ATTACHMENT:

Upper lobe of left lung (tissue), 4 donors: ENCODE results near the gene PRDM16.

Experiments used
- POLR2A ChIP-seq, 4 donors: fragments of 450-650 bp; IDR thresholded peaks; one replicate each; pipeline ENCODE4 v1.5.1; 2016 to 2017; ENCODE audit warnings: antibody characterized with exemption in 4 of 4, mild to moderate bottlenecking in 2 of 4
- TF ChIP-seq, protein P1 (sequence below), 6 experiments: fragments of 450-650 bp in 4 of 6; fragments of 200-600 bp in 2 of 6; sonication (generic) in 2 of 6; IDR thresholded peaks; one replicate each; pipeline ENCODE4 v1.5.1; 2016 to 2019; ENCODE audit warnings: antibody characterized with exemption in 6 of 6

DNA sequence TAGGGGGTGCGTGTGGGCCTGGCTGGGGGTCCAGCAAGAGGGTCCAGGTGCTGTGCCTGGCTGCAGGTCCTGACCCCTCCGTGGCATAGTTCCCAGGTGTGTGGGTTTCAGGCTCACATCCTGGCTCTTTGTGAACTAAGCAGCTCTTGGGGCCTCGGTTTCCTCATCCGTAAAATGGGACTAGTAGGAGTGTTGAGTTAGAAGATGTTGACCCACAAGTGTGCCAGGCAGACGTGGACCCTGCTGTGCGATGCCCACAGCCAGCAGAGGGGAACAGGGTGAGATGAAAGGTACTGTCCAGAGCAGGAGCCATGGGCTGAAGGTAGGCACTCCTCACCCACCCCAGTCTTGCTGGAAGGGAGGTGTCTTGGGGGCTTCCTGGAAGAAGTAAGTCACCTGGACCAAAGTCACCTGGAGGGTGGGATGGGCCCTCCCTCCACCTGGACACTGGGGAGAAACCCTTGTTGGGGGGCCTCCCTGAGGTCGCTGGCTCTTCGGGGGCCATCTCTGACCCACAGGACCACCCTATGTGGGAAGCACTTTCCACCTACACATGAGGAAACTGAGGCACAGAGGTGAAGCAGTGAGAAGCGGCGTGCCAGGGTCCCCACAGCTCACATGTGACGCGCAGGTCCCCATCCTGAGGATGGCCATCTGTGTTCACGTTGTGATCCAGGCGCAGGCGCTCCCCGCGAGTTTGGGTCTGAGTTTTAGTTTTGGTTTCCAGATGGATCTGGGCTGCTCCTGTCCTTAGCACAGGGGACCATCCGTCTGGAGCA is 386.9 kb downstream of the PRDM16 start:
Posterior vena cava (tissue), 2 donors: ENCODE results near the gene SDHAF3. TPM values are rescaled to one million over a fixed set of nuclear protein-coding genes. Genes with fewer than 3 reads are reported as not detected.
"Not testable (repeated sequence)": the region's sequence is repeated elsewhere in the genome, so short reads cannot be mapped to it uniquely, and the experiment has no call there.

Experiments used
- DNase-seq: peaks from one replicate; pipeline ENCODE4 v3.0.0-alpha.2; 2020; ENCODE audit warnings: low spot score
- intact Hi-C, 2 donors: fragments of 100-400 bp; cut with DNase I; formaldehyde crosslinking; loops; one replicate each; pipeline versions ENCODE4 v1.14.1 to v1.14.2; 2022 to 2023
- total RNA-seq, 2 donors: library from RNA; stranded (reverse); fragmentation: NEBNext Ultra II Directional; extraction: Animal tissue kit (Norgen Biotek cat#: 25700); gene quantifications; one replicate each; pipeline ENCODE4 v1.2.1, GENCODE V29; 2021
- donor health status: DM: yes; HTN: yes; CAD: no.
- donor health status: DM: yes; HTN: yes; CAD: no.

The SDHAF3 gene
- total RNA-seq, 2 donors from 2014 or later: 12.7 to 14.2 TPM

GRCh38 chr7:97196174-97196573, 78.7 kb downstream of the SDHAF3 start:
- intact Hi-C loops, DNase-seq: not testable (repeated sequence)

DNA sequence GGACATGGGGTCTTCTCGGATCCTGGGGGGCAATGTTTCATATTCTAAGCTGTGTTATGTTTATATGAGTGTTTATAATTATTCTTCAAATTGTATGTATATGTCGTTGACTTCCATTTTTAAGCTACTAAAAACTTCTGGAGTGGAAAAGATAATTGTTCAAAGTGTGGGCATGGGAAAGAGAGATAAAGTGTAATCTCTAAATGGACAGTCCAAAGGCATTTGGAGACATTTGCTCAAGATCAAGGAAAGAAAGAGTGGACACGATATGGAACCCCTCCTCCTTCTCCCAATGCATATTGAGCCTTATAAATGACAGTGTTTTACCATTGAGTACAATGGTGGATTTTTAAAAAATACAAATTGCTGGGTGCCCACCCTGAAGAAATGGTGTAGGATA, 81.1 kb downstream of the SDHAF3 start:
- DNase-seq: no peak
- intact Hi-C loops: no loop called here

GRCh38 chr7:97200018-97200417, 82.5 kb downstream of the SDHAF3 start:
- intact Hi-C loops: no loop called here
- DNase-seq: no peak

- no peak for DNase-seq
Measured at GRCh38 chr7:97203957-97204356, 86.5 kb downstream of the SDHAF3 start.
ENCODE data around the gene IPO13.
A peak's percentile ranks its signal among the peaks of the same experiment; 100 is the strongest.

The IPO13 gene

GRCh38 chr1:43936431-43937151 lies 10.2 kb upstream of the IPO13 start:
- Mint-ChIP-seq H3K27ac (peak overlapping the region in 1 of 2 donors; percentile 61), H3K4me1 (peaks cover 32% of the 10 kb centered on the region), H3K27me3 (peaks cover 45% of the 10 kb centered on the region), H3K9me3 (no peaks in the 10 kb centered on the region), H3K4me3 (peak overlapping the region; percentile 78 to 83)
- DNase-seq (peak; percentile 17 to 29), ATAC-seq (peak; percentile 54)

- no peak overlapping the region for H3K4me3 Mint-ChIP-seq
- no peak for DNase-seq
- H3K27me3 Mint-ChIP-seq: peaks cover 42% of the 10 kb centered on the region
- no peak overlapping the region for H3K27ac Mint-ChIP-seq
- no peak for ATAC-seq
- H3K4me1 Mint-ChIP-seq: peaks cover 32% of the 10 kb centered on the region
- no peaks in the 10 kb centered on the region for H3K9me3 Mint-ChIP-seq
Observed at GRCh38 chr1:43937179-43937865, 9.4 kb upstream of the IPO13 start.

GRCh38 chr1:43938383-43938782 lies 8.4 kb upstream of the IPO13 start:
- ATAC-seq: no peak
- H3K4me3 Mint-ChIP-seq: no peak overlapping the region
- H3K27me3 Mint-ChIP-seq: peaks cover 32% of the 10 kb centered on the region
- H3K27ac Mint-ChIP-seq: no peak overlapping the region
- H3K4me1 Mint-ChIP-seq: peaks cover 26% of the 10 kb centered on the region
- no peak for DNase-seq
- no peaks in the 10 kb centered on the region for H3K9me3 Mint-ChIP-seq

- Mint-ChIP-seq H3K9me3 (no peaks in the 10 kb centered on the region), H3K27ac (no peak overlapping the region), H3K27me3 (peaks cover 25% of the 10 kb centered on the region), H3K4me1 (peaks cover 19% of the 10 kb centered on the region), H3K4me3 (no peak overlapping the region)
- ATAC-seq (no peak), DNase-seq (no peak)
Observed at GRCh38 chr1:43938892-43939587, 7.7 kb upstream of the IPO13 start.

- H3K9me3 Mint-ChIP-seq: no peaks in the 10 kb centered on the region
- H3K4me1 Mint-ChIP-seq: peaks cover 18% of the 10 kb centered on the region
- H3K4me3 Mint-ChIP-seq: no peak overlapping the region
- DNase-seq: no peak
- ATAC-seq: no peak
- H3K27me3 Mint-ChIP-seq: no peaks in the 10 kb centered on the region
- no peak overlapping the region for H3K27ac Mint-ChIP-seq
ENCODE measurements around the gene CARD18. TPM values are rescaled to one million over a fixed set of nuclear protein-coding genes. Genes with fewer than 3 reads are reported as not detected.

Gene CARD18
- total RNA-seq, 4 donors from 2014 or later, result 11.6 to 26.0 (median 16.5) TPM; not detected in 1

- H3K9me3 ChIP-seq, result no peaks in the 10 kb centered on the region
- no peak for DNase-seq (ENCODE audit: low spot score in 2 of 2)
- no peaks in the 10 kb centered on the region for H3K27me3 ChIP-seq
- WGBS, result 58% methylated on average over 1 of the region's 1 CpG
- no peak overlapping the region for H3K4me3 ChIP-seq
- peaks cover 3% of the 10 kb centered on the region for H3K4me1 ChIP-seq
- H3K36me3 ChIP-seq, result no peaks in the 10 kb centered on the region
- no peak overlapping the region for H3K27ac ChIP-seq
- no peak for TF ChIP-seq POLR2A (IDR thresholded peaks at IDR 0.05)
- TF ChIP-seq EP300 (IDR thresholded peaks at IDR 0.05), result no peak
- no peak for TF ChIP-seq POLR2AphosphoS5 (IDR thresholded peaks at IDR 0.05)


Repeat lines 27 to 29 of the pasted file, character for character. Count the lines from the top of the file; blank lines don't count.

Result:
A peak's percentile ranks its signal among the peaks of the same experiment; 100 is the strongest.

The IPO13 gene

GRCh38 chr1:43936431-43937151 lies 10.2 kb upstream of the IPO13 start: